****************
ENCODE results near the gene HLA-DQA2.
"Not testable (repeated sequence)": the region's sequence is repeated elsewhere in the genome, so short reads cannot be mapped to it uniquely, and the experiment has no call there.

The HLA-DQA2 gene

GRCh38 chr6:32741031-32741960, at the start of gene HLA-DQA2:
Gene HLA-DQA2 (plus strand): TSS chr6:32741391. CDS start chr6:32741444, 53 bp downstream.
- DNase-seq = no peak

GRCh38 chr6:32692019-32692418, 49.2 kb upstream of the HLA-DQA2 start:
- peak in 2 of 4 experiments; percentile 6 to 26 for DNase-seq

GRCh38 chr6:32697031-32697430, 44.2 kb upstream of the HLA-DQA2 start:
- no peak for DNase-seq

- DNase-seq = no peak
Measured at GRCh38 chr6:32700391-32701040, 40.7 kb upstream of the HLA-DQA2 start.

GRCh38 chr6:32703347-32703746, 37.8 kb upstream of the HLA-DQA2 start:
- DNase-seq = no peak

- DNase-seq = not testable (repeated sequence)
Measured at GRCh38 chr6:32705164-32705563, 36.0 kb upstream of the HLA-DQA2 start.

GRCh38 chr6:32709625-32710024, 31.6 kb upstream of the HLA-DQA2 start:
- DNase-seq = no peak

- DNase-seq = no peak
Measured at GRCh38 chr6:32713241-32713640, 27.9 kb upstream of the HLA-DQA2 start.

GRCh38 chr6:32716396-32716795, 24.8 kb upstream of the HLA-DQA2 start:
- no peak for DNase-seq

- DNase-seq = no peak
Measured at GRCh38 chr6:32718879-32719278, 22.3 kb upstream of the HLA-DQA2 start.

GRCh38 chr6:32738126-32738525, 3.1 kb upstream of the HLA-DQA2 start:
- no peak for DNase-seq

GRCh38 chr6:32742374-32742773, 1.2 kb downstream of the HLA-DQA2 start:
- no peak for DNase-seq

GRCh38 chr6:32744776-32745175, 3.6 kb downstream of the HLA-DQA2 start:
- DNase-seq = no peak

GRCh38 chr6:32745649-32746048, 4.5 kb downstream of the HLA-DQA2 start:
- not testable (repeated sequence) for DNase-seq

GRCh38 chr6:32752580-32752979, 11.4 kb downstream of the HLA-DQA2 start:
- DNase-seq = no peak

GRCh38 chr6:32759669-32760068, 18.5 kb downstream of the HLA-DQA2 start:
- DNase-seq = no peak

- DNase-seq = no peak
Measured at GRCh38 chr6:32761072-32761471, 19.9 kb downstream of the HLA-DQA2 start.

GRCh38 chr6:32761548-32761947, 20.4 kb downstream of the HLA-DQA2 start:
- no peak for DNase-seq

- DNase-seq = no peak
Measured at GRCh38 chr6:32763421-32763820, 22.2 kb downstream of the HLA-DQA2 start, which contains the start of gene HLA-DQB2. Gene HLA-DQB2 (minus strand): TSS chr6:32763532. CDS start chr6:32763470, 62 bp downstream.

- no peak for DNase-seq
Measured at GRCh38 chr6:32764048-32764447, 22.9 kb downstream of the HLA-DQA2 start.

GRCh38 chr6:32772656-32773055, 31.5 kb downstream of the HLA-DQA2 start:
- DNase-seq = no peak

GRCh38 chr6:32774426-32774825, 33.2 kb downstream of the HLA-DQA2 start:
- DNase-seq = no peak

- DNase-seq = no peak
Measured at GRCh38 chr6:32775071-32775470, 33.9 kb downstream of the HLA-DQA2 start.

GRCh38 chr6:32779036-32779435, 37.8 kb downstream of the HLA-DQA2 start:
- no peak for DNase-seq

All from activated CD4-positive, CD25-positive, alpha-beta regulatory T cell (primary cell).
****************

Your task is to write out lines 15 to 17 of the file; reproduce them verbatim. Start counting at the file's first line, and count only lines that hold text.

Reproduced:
- DNase-seq = not testable (repeated sequence)
Measured at GRCh38 chr6:32705164-32705563, 36.0 kb upstream of the HLA-DQA2 start.

GRCh38 chr6:32709625-32710024, 31.6 kb upstream of the HLA-DQA2 start: